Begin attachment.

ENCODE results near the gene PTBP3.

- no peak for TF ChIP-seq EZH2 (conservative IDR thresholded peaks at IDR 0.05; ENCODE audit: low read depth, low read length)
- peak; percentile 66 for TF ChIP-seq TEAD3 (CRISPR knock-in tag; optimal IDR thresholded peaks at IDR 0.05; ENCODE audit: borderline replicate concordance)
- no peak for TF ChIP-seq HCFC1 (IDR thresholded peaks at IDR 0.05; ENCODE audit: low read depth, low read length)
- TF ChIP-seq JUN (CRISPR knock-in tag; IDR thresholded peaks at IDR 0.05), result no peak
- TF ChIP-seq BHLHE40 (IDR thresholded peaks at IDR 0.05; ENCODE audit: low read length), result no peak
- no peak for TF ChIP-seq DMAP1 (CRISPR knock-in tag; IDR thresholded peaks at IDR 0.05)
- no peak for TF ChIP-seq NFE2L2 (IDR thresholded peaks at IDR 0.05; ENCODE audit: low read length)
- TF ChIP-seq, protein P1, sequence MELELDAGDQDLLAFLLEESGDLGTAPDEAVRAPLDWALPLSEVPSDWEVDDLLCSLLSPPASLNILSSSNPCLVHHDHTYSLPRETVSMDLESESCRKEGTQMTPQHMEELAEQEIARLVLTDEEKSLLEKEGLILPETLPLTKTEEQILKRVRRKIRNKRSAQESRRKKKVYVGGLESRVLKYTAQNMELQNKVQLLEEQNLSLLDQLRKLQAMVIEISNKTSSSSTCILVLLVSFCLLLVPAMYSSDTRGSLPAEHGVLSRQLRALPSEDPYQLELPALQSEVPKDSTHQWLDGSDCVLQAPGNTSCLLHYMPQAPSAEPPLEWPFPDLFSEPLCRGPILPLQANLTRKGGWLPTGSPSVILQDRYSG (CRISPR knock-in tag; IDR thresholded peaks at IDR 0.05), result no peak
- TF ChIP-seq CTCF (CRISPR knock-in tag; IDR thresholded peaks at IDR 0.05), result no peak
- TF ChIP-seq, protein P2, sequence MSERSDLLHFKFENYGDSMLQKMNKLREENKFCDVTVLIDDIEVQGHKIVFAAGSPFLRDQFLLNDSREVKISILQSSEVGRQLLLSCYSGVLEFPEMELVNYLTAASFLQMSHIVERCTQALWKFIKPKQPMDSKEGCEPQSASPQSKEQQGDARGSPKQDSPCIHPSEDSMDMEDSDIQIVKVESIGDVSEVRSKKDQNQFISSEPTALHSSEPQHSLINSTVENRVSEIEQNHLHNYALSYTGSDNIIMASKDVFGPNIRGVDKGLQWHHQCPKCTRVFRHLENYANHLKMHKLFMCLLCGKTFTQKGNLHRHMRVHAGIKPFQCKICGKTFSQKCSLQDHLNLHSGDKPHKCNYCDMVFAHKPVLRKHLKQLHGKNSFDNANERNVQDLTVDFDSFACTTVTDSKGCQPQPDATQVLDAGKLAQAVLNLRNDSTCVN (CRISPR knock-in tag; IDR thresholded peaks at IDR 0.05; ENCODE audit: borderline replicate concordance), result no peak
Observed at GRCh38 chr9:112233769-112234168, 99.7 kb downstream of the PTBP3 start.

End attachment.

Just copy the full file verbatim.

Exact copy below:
ENCODE results near the gene PTBP3.

- no peak for TF ChIP-seq EZH2 (conservative IDR thresholded peaks at IDR 0.05; ENCODE audit: low read depth, low read length)
- peak; percentile 66 for TF ChIP-seq TEAD3 (CRISPR knock-in tag; optimal IDR thresholded peaks at IDR 0.05; ENCODE audit: borderline replicate concordance)
- no peak for TF ChIP-seq HCFC1 (IDR thresholded peaks at IDR 0.05; ENCODE audit: low read depth, low read length)
- TF ChIP-seq JUN (CRISPR knock-in tag; IDR thresholded peaks at IDR 0.05), result no peak
- TF ChIP-seq BHLHE40 (IDR thresholded peaks at IDR 0.05; ENCODE audit: low read length), result no peak
- no peak for TF ChIP-seq DMAP1 (CRISPR knock-in tag; IDR thresholded peaks at IDR 0.05)
- no peak for TF ChIP-seq NFE2L2 (IDR thresholded peaks at IDR 0.05; ENCODE audit: low read length)
- TF ChIP-seq, protein P1, sequence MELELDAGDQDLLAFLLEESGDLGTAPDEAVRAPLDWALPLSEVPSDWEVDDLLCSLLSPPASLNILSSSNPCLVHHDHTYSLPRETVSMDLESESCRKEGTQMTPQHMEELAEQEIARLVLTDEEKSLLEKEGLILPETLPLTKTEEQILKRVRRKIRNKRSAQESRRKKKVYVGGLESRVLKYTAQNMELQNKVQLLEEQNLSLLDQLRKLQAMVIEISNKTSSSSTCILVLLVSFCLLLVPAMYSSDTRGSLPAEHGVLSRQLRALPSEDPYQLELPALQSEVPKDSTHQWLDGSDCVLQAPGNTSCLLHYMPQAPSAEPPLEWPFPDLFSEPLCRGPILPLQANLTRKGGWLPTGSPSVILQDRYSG (CRISPR knock-in tag; IDR thresholded peaks at IDR 0.05), result no peak
- TF ChIP-seq CTCF (CRISPR knock-in tag; IDR thresholded peaks at IDR 0.05), result no peak
- TF ChIP-seq, protein P2, sequence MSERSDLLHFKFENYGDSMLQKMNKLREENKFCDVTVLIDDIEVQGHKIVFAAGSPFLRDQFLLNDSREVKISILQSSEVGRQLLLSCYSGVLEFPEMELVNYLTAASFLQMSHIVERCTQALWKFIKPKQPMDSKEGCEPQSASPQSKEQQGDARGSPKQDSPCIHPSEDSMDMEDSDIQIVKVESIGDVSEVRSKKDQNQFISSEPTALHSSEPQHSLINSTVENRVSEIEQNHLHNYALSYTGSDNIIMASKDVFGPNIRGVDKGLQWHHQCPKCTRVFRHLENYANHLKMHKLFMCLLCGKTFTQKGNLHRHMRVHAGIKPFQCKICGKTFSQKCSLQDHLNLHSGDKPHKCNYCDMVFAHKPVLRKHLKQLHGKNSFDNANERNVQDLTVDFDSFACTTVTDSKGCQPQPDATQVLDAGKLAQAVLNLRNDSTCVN (CRISPR knock-in tag; IDR thresholded peaks at IDR 0.05; ENCODE audit: borderline replicate concordance), result no peak
Observed at GRCh38 chr9:112233769-112234168, 99.7 kb downstream of the PTBP3 start.